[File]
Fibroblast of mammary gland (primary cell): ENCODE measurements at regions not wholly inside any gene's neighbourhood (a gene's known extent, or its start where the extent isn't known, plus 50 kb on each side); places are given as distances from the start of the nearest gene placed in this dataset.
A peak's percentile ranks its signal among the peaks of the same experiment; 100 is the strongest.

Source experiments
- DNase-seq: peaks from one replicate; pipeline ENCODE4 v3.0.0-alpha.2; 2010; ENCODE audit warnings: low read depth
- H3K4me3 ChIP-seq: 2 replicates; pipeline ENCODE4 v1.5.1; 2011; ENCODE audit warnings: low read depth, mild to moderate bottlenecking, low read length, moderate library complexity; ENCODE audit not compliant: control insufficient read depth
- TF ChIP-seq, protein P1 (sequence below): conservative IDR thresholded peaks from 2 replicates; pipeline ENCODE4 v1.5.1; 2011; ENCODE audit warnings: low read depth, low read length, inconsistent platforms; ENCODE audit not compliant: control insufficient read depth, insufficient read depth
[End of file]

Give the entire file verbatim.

Fibroblast of mammary gland (primary cell): ENCODE measurements at regions not wholly inside any gene's neighbourhood (a gene's known extent, or its start where the extent isn't known, plus 50 kb on each side); places are given as distances from the start of the nearest gene placed in this dataset.
A peak's percentile ranks its signal among the peaks of the same experiment; 100 is the strongest.

Source experiments
- DNase-seq: peaks from one replicate; pipeline ENCODE4 v3.0.0-alpha.2; 2010; ENCODE audit warnings: low read depth
- H3K4me3 ChIP-seq: 2 replicates; pipeline ENCODE4 v1.5.1; 2011; ENCODE audit warnings: low read depth, mild to moderate bottlenecking, low read length, moderate library complexity; ENCODE audit not compliant: control insufficient read depth
- TF ChIP-seq, protein P1 (sequence below): conservative IDR thresholded peaks from 2 replicates; pipeline ENCODE4 v1.5.1; 2011; ENCODE audit warnings: low read depth, low read length, inconsistent platforms; ENCODE audit not compliant: control insufficient read depth, insufficient read depth